My family and I received complimentary ski school and lift tickets from Canyons Resort. The opinions – and my shrieks of fear – are my own. I really cannot say enough what an amazing place Canyons is. We will definitely be back!
Friday, February 8th, 2013
I am killing my kids’ childhood, one sports practice at a time.
At least, that’s what the self-proclaimed “anti soccer moms” would have me believe. They pat themselves on the back because THEIR kids are going to enjoy drippy popsicles and hours spent building lego castles and letting their imaginations take them where they will. Instead of, you know, consorting with The Devil.
Congratulations. And thank you for the implication that because my kids play sports, and because I am not only a soccer mom but a baseball and softball mom and a swim mom and a sometimes dance mom and a former gymnastics, karate and art class mom, I am somehow depriving my children.
I love mommy wars, don’t you?
I guess it’s cool to be the ASM. Like it’s cool to be the free range mom right now. Giving a big eff you to The Man.
The Man, in this case, being sports.
I take it being a soccer mom means you shove your kid into a sport in which he or she has no interest, drive them all over creation, screw the family dinner, look like a tired mess, never have any down time and leave that child exhausted and pining for his or her, er, iPad.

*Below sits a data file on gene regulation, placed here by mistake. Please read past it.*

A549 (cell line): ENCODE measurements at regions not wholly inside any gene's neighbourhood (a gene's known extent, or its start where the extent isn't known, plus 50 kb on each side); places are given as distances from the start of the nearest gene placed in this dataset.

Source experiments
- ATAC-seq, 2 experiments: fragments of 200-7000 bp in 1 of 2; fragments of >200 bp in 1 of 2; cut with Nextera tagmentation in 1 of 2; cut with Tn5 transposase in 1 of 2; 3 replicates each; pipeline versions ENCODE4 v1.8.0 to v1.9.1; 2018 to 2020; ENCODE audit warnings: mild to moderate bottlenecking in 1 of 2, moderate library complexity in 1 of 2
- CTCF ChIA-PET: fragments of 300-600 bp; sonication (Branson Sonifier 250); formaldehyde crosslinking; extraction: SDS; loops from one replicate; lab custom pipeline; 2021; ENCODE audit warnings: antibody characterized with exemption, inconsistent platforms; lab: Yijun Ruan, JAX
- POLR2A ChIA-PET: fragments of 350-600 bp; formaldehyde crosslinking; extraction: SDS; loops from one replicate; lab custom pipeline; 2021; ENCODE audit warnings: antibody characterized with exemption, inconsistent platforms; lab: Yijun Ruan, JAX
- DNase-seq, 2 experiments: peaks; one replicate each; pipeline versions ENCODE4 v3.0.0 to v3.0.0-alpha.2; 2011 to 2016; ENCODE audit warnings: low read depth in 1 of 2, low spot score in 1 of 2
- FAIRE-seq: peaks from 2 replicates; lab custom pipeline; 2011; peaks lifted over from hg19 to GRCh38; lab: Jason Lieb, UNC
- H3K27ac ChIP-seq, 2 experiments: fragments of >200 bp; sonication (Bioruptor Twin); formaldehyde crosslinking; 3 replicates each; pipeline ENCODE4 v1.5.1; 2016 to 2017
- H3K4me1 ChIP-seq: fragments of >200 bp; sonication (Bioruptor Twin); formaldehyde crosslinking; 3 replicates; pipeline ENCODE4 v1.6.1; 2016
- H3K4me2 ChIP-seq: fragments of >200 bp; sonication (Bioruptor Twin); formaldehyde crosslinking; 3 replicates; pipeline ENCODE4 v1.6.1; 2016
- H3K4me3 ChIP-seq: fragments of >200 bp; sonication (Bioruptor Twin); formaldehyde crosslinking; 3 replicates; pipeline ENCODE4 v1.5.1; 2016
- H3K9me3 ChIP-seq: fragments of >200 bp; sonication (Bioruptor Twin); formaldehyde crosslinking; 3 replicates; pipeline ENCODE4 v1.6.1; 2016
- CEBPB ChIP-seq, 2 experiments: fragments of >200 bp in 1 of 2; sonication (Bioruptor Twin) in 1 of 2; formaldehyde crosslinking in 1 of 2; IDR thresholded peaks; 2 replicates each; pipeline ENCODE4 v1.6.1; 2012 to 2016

The only accurate part is the looking like a tired mess. But that’s only because I am also Homework Mom.
My kids like playing sports. Maybe yours don’t, and that’s fine too. Forcing your kids to do something they’re not into doesn’t make you a soccer mom. It makes you a frustrated mom.
Listen. It’s not about making sure your kids don’t fall behind some mythical Keeping of with the Joneses family of elite athletes. It’s about giving your kids the chance to try things that interest them. When my kids ask me to sign them up for a sport, I do it. My job is transportation. Well, that and uniform washing. And, of course, spectating. I sit and watch them practice: baseball, softball, swimming, soccer. I cheer them on at games. I make sure they have water and a snack. And, most days, matching socks. I play catch with them in the street and kick the soccer ball around in the yard until they want to do something else. Or nothing at all.
Sawyer has an entire group of friends from another school across town he met through playing soccer and baseball. These boys come to his birthday parties and he goes to theirs. When they leave their elementary school in a few years for the big mixed stew of four elementary schools that is middle school, Sawyer will already know a ton of kids. David and I are good friends with the parents, from hours spent bonding on concrete bleachers and saggy canvas chairs. There was the time Xander peed on the potty I set up on the bleachers and the other moms cheered so loudly the kids on the field stopped practice to wonder what was going on.
Because we are all moms. Regardless of whether there’s a sport in front of our name or not.